Wikileaks is at the center of major questions in Robert Mueller’s investigation, including whether anyone involved in Donald Trump’s presidential campaign assisted the organization in releasing hacked materials. But the charge in the one-count indictment against Wikileaks founder Julian Assange unsealed on Thursday shortly after his arrest doesn’t speak to those questions or broader First Amendment issues.
In an indictment dated March 6, 2018, the United States charges Assange with one count of conspiracy to commit computer intrusion. The indictment alleges “that in March 2010, Assange engaged in a conspiracy with Chelsea Manning, a former intelligence analyst in the U.S. Army, to assist Manning in cracking a password stored on U.S. Department of Defense computers connected to the Secret Internet Protocol Network, a U.S. government network used for classified documents and communications.”
Conspiracy to commit computer intrusion, which violates the Computer Fraud and Abuse Act, is the “meat and potatoes” in the world of computer crime, says Paul Rosenzweig, who teaches at the George Washington University School of Law and was deputy assistant secretary for policy at the U.S. Department of Homeland Security. “Almost everybody that you see who’s charged with a computer fraud of some sort gets a charge that’s somewhere like this.”
This fits with the typical prosecutorial strategy of charging someone with a smaller, more easily provable crime in what could be a larger criminal context. “The conspiracy component of it can be pretty easy to prove, that there had to be some degree of coordination of efforts and action,” says Thomas Holt, a professor in the School of Criminal Justice at Michigan State University who is an expert in computer hacking. “So conspiracy is a way to… treat it as low-hanging fruit where you can at least demonstrate through email and other communications that they were working in some degree in concert to produce an outcome.”
Limiting the indictment against Assange to this one, narrower charge and not charging him with espionage leaves aside any First Amendment questions that could have been raised about Wikileaks publishing classified material. “There has been a lot of speculation that the U.S. would indict Assange merely for distributing classified material,” former federal prosecutor Renato Mariotti wrote on Twitter. “You have heard a lot of concern about that, and it is justified. Many legitimate press publications in the U.S. distribute classified material at times.”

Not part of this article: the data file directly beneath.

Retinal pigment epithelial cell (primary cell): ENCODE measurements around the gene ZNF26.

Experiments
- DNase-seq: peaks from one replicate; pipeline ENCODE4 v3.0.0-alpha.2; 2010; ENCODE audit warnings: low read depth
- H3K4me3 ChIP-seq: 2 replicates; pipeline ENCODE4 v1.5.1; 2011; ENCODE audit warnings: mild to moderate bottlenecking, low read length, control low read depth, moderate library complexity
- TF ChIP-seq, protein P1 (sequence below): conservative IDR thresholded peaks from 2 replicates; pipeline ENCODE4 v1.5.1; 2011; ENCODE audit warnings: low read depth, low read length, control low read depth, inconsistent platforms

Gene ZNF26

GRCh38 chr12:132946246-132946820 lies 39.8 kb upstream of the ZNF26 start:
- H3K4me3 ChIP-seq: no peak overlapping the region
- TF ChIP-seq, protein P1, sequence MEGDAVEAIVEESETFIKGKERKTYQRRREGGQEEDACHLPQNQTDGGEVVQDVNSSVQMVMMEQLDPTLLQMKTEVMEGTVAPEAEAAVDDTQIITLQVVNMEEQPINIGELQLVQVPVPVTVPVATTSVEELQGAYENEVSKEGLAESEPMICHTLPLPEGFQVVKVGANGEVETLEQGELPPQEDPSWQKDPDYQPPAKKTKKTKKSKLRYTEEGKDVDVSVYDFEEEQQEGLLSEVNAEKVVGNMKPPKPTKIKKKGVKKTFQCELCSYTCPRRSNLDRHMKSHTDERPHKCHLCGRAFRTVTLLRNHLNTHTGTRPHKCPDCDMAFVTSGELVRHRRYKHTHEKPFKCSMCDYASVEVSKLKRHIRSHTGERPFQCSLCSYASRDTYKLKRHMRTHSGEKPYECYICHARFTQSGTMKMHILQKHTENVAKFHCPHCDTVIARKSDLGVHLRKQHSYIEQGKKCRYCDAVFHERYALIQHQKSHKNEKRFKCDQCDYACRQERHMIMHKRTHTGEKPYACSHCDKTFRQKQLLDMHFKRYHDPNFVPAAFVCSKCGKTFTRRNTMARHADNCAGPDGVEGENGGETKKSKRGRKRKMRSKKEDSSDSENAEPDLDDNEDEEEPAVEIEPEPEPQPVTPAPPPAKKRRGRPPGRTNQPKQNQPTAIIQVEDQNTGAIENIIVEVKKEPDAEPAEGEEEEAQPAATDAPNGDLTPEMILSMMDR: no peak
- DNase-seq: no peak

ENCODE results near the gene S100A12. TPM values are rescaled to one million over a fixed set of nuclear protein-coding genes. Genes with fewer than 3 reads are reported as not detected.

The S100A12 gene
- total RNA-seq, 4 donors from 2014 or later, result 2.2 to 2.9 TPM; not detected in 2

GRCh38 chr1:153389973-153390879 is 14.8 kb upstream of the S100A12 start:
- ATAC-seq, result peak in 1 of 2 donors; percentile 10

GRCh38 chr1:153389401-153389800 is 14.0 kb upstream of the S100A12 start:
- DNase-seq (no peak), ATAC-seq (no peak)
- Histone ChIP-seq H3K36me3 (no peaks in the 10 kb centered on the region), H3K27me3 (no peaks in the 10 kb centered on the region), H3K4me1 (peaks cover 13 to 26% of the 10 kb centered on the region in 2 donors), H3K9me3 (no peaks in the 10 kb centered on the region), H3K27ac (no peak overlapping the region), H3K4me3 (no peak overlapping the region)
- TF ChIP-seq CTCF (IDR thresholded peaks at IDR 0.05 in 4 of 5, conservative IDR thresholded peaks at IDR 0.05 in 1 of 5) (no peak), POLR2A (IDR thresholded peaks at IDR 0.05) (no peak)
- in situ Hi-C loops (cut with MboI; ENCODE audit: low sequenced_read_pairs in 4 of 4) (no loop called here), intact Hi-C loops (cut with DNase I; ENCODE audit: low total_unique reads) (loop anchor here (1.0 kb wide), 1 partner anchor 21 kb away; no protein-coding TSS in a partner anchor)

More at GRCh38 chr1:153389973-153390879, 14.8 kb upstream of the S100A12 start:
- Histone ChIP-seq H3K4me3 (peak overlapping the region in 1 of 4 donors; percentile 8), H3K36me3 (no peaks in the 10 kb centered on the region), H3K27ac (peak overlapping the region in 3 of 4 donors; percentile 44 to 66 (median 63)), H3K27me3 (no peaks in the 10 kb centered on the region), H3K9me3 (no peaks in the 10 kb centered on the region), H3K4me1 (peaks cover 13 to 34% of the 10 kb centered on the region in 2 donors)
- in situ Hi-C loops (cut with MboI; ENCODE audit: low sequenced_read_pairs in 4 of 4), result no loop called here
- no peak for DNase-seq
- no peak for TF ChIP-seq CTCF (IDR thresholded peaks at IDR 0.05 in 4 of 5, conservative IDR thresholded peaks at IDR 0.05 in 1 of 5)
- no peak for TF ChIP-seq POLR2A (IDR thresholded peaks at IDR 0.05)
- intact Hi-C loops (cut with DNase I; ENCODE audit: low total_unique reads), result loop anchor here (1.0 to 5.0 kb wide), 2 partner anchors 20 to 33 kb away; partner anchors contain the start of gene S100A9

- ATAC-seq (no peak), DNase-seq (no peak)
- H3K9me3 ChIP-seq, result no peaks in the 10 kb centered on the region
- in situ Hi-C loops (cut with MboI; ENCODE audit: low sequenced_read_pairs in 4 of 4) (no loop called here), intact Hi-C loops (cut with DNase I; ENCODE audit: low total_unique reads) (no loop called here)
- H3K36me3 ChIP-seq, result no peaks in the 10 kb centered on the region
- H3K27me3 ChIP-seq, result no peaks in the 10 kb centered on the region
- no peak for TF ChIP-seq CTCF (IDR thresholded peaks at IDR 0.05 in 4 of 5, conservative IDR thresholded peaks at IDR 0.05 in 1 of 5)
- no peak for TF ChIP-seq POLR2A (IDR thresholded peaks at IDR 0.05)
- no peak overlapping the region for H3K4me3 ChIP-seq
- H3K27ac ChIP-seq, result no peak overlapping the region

This indictment does not implicate press freedom in any way. It is a crime for any person, whether you sell hotdogs or write for newspapers, to agree to help someone hack into a protected computer server in the United States. I prosecuted non-journalists for that crime myself.
There has been a lot of speculation that the U.S. would indict Assange merely for distributing classified material. You have heard a lot of concern about that, and it is justified. Many legitimate press publications in the U.S. distribute classified material at times.
But this indictment does not charge Assange with a crime related merely to the publication of the material. Rosenzweig offers this analogy: If a journalist has sources offering classified documents, the journalist can publish those documents and this indictment against Assange has no bearing on that. But if a source tells a journalist there are documents behind a locked door, and the journalist offers to help pick the lock, that’s when it becomes a crime. “You as a journalist have become engaged in a criminal enterprise in a way that’s different from normal journalist behavior,” Rosenzweig says of that scenario.
This is where relevance to Mueller’s Russia investigation comes in. In 2016, hackers that the U.S. government believes to have been directed by the Russian government hacked the Democratic National Committee and Clinton’s campaign chairman John Podesta. Batches of the hacked emails were released by Wikileaks. Mueller indicted Russian intelligence officers for crimes related to this operation, but he did not charge Assange.
There are two key relevant questions in Mueller’s investigation. The first is how the hacked material made its way from Russia’s Internet Research Agency to Wikileaks, and whether Trump advisor Roger Stone or anyone else associated with the campaign was in that chain of custody. The second, related question is whether Stone or anyone else in the campaign assisted in targeting the hacking or selecting and timing the release of hacked material. (Stone has been charged with lying to Congress and obstructing an investigation into his communications with Assange. Former Trump lawyer Michael Cohen also testified that he was present for a July 2016 phone call during which Stone informed Trump that Assange was planning to publish hacked Democratic emails.)
As in Rosenzweig’s analogy, if Stone or another member of the campaign simply knew about the information in advance, that likely wouldn’t be a crime. But if they conspired in the hack, that could be.
Attorney General William Barr has said Mueller’s investigation did not establish that anyone on the Trump campaign conspired with Russia to influence the election.
For now, this single-count indictment against Assange for activity from nine years ago doesn’t seem to have direct bearing on lingering questions from the Mueller investigation. And Mueller hasn’t recommended any more charges to come directly from his office. But Assange and Wikileaks loom over multiple aspects of Mueller’s investigation, and more details may surface in the coming days when Barr releases a redacted version of the report.